Sunday, August 30, 2009
More Ramadan in Morocco for you. Here is an article on the special night prayers, Taraweeh and how Moroccans come out of the spiritual woodwork to attend them.
Moroccans queue up to hear taraweeh recited by talented imams
By Siham Ali for Magharebia in Rabat — 28/08/09
[Abdelhak Senna /AFP/Getty Images] The taraweeh prayers are a powerful draw for Moroccans during Ramadan.
Morocco's mosques are packed this Ramadan, particularly for the night-time taraweeh prayers, with some worshippers trekking far to hear the Qur'an recited by imams with the most powerful voices.
Thousands from nearby towns converge after iftar at the Hassan II Mosque in Casablanca alone, to hear Omar Qazabri, a young imam known for his recitations' power and precision.
"I feel my whole body vibrating with the power of his voice," said Rabat resident Hakim Bembaroudi, who this year plans to visit Casablanca at least five times to pray at the Hassan II Mosque. "He creates an atmosphere of holiness, while other imams don't manage to create this feeling."
With an eye to the queues of worshippers that turn out for such successes, Lahcen Moudaoui, a lecturer in Islam, said that readings of the Qur'an must be included in the training for imams proposed by the Ministry of Habous and Islamic Affairs.
"I believe that more and more young imams are trying to perfect their skills in all areas," said the professor. "The reason for the massive turn-out for some imams and not for others lies in their voice and their excellent declamation, since there's no preaching during the taraweeh."
Regardless of the presiding imam, the taraweeh itself is especially important to many Moroccans. Even the less devout may show up at the mosque once a year, just for this occasion.
"The taraweeh prayer is highly valued by young people, even those who have never prayed before, because it enables them to attain the spirituality and holiness that Muslims look for during Ramadan," said student Bahja Mouhieddinne, who never misses a single evening.
"I know some young people who only pray during Ramadan," added Mouhieddinne. "They feel an internal sense of satisfaction in an atmosphere of spirituality."
MP Abdelbari Zemzemi weighed in on the Moroccan devotion to taraweeh and the practice of travelling to hear particularly gifted imams.
"Islam does not encourage people to travel to mosques far from home, because all mosques are good," said Zemzemi, also an imam. "However, the phenomenon can be explained by the satisfaction one can find by visiting certain imams who excel at reciting the Qur'an."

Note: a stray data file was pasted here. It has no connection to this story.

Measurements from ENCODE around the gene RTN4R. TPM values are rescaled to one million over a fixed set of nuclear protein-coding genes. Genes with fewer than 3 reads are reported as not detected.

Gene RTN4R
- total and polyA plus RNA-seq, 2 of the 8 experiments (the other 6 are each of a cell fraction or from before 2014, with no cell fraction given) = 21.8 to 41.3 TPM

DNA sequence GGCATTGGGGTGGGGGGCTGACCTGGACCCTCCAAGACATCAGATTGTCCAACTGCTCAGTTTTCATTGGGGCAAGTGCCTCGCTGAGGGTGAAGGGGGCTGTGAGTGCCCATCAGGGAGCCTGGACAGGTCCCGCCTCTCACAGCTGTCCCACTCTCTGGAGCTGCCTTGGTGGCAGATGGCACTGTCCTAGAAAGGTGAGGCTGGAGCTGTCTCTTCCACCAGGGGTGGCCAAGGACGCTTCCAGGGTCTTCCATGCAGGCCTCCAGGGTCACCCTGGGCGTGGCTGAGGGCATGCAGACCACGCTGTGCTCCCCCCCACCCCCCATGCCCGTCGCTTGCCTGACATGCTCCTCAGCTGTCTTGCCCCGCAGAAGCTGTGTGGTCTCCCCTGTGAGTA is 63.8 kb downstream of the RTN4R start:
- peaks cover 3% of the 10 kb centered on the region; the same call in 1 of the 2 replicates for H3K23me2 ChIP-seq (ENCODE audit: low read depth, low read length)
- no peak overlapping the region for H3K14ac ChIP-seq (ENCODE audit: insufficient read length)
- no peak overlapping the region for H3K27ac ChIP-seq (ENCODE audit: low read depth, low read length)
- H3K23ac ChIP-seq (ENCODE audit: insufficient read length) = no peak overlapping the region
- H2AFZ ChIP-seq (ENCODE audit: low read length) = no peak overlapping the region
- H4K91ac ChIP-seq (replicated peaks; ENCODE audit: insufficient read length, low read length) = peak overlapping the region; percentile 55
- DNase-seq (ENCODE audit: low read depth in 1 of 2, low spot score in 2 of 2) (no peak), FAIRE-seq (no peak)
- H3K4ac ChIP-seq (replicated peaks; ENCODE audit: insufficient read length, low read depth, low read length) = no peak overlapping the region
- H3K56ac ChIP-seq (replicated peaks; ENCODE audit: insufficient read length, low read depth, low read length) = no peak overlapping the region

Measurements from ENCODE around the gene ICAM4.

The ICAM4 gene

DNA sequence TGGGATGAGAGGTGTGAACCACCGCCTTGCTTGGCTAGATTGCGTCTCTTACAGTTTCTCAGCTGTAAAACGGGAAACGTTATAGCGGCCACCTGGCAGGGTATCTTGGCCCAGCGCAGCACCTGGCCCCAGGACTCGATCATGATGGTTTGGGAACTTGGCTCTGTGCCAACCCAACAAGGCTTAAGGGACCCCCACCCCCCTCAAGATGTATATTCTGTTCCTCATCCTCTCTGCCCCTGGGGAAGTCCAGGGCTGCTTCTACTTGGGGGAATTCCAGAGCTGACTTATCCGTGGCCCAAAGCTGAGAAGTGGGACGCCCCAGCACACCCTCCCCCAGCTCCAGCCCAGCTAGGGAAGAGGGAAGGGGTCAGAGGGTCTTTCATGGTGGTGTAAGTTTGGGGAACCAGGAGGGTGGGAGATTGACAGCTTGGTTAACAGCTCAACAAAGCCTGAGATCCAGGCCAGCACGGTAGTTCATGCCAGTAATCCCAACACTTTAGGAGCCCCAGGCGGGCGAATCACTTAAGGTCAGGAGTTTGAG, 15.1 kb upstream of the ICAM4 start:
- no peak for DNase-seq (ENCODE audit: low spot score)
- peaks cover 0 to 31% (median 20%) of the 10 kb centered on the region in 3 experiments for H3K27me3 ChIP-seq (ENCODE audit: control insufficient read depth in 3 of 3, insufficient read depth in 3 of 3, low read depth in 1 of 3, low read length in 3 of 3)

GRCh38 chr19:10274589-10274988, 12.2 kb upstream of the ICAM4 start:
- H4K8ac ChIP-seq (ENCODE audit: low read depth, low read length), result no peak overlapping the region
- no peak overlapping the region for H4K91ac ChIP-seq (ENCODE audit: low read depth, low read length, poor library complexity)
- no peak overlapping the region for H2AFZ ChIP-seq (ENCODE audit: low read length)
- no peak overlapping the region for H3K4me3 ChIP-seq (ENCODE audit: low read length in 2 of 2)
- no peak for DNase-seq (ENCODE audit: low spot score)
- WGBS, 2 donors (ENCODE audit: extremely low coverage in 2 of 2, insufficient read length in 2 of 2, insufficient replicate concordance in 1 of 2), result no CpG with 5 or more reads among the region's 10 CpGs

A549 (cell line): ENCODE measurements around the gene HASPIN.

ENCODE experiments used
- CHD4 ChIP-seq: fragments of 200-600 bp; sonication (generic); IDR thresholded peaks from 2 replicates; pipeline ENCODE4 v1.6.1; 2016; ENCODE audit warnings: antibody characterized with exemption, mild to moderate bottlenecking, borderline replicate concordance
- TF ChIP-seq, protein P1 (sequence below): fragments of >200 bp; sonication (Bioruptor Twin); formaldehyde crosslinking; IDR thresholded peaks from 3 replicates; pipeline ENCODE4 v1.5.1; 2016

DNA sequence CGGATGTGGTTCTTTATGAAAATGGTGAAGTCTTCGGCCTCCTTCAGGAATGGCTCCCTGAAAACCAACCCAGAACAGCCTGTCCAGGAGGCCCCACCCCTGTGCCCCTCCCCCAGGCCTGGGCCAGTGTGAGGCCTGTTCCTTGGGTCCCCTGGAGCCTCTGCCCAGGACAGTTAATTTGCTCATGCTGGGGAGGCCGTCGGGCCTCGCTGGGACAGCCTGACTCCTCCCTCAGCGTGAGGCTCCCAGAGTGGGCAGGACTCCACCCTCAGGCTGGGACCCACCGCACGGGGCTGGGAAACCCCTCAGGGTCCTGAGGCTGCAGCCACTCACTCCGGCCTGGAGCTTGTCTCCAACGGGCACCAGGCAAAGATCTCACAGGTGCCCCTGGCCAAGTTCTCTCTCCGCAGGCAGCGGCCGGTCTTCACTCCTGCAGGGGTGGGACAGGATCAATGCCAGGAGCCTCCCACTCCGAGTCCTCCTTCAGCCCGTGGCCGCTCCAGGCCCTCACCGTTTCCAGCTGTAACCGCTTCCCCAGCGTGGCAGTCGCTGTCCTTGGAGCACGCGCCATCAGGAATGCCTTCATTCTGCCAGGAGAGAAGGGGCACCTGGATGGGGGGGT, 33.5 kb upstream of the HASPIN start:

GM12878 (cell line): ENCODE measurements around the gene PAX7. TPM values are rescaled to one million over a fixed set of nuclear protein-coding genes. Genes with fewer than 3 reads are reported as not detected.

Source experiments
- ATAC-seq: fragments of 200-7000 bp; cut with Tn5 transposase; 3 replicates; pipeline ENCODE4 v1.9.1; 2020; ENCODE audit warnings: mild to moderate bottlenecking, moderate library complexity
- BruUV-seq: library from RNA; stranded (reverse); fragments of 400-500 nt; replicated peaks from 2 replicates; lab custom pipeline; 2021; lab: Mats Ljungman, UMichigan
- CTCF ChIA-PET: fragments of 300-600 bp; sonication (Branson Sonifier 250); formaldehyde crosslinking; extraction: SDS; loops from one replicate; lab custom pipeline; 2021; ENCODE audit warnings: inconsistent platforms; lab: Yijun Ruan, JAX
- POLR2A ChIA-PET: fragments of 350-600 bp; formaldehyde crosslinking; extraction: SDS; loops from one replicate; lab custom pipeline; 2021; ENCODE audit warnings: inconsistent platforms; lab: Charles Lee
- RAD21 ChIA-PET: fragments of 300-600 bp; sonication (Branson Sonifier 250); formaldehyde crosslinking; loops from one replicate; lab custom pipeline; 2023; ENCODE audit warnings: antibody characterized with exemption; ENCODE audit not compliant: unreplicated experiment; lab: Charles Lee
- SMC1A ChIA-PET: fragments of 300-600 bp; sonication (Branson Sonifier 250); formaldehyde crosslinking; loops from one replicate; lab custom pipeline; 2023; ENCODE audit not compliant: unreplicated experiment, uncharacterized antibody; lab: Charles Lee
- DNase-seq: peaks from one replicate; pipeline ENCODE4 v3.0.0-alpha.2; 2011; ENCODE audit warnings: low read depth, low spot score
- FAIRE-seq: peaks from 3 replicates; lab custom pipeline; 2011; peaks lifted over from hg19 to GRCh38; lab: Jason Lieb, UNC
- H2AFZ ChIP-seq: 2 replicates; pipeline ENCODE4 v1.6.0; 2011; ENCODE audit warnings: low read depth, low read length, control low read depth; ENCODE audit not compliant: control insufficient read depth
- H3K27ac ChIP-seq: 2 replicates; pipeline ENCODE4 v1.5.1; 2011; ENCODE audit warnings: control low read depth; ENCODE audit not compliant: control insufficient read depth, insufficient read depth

While acknowledging that not all imams in Morocco are talented at leading the taraweeh prayers, owing to the nature of their recitations, he is critical of those who only pray during Ramadan.
"That's hypocrisy," Zemzemi said.
But for his part, sociologist Ali Chaâbani told Magharebia that "you cannot brand those who only pray during Ramadan as hypocrites".
"There's no requirement to perform the taraweeh prayer," said Chaâbani. "There's no group calling for this practice, nor are there posters to promote it ... It's a religious and purely voluntary matter, so it's difficult to talk of hypocrisy."
According to Chaâbani, Moroccans typically have a deep-rooted faith, even when it is not readily apparent in their daily lives.
"The atmosphere during Ramadan in Morocco, which also includes prayer, has strong links with social tradition," said the sociologist. "Moroccans are used to the taraweeh prayer … today's adult male is the same person who, a few years ago, was going with his parents to the mosque."
"Most people derive spiritual release from joining the masses of faithful worshippers, and from hearing the Qu'ran being read well," he added.
Thursday, August 27, 2009
It is the month of Ramadan - Alhamdulilah- which is why the posting is a little less. Here is an article from al-arabiya on how the Moroccan government sends Muslim "preachers" to serve Moroccan communities in Europe. There could be a lot of pros and cons to this program, but let us attempt to give things the benefit of the doubt during this blessed month.
Ramadan initiative aimed at protecting Moroccans abroad
Morocco sends preachers to Europe for Ramadan
RABAT (Hassan al-Ashraf)
Morocco's Ministry of Endowments and Islamic Affairs has sent a delegation of preachers to Europe as part of a plan to encourage moderate Islam and preserve cultural identity in its expatriate communities during the holy month of Ramadan.
" In comparison to other Arab countries, Morocco has a unique experience regarding the image of Islam in general and the practice of Islam in Morocco in particular "